[Image above] Credit: NIST
The W.M. Keck Foundation has awarded a $1 million grant to Lehigh University to study and discover the mechanisms that govern anti-thermal processes that appear to reverse nature. The work has the potential to revolutionize scientists’ basic understanding of thermal processes and inform the development of new materials that could withstand higher temperatures. A breakthrough in this area could lead to significant increases in engine efficiency.
Researchers from North Carolina State University have demonstrated the transfer of triplet exciton energy from semiconductor nanocrystals to surface-bound molecular acceptors, extending the lifetime of the originally prepared excited state by six orders of magnitude. This finding has implications for fields ranging from solar energy conversion to photochemical synthesis to optoelectronics to light therapy for cancer treatment.
A team of scientists at Binghamton University was first to determine the interface strength between boron nitride nanotubes and epoxy and other polymers. The group found that BNNTs in polymer or epoxy form much stronger interfaces than comparable carbon tubes. A stronger interface means that a larger load can be transferred from the polymer to nanotubes, a critical characteristic for superior mechanical performance of composite materials.
Materials scientists at FAU have shown for the first time that the mother-of-pearl in clam shells does not form in a crystallization process but is a result of the aggregation of nanoparticles within an organic matrix. This could lead to a better understanding of the structure of biomaterials that may be useful in the development of new high-performance ceramics.
Purdue University researchers have created nanoribbons of an emerging class of materials called topological insulators and used a magnetic field to control their semiconductor properties, a step toward harnessing the technology to study exotic physics and building new spintronic devices or quantum computers. The nanoribbons are made of bismuth telluride.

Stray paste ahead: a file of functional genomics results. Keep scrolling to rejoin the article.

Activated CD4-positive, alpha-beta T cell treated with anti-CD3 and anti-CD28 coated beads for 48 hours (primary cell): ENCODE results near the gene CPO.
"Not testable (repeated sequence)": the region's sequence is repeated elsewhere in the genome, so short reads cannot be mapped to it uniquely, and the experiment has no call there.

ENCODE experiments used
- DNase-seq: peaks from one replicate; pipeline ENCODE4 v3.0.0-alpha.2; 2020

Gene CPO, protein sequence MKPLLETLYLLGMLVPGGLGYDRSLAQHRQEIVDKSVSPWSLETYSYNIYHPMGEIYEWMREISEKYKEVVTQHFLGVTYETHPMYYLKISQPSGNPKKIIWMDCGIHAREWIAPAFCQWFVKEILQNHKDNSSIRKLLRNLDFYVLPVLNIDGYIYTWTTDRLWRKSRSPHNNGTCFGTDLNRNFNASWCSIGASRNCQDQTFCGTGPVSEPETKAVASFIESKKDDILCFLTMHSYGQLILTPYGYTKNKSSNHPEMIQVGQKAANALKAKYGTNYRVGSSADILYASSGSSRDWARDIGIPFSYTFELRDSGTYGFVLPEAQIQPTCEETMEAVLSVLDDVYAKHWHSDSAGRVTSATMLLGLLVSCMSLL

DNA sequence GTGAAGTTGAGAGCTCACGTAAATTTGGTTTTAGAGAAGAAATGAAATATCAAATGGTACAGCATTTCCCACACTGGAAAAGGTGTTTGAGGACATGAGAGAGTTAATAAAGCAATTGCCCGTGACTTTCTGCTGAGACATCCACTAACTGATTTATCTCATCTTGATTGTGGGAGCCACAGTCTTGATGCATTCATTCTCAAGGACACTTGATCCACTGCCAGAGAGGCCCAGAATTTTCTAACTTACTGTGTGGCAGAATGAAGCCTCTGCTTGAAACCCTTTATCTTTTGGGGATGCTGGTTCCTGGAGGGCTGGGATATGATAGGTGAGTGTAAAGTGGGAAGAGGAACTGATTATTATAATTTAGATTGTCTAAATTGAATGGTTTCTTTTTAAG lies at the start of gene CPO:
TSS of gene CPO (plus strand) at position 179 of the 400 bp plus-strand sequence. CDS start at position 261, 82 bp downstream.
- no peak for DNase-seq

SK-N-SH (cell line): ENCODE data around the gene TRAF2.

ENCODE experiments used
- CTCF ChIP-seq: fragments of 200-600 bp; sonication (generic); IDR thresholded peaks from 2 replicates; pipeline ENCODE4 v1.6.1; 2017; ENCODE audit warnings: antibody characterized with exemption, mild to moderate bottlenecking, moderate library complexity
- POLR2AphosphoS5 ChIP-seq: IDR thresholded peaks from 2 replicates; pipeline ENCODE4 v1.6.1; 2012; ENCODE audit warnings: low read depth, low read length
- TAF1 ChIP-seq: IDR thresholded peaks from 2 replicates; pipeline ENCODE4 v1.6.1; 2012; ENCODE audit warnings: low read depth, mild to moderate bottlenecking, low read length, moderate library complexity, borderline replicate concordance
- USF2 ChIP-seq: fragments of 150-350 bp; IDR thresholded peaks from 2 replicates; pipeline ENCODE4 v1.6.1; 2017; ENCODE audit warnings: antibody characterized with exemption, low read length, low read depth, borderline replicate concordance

After six years of painstaking effort, a group of University of Wisconsin-Madison materials scientists believe their breakthrough in growing tiny sheets of zinc oxide could have huge implications for the future of nanomaterial manufacturing—and in turn, on a host of electronic and biomedical devices. The team has developed a novel technique for synthesizing 2-D nanosheets from compounds that do not naturally form atomic-layer-thick materials.
In a discovery that may lead to ways to prevent frost on airplane parts, condenser coils, and even windshields, a team of researchers led by Virginia Tech has used chemical micropatterns to control the growth of frost caused by condensation. The researchers describe how they used photolithography to pattern chemical arrays that attract water over top of a surface that repels water, thereby controlling or preventing the spread of frost.
Two MIT researchers have developed a thin-film material whose phase and electrical properties can be switched between metallic and semiconducting simply by applying a small voltage. The material then stays in its new configuration until switched back by another voltage. The discovery could pave the way for a new kind of “nonvolatile” computer memory chip that retains information when the power is switched off, and for energy conversion and catalytic applications.
Scientists at Oak Ridge National Lab are pioneering the use of infrared cameras to image additive manufacturing processes in hopes of better understanding how processing conditions affect the strength, residual stresses, and microstructure of 3-D-printed parts. This is just the latest application to build upon decades of expertise in IR cameras that have added scientific understanding to promising technological developments.
An international collaboration led by scientists at Berkeley Lab and the University of California Berkeley has woven the first 3-D covalent organic frameworks from helical organic threads. The woven COFs display significant advantages in structural flexibility, resiliency, and reversibility over previous COFs—materials prized for their potential to capture and store carbon dioxide and it into valuable chemical products.
Researchers from the University of California, Santa Barbara have discovered that some species of giant clams produce their white coloration much like the displays used in televisions and smartphones do—by combining red, green, and blue light. The focus lies at the interface between the clams and their algal partners, in a collection of iridescent cells clams produce just inside the edge of their shells.
A new class of small, thin electronic sensors can monitor temperature and pressure within the skull and melt away when no longer needed. The new devices incorporate dissolvable silicon technology developed by scientists at the University of Illinois. The sensors, smaller than a grain of rice, are built on extremely thin sheets of silicon that are configured to function normally for a few weeks, then dissolve away in the body’s own fluids.
New research from the University of Colorado Boulder suggests that the solution to superbug antibiotic resistance may lie within quantum dots. The dots, which are about 20,000 times smaller than a human hair and resemble the tiny semiconductors used in consumer electronics, successfully killed 92% of drug-resistant bacterial cells in a lab-grown culture.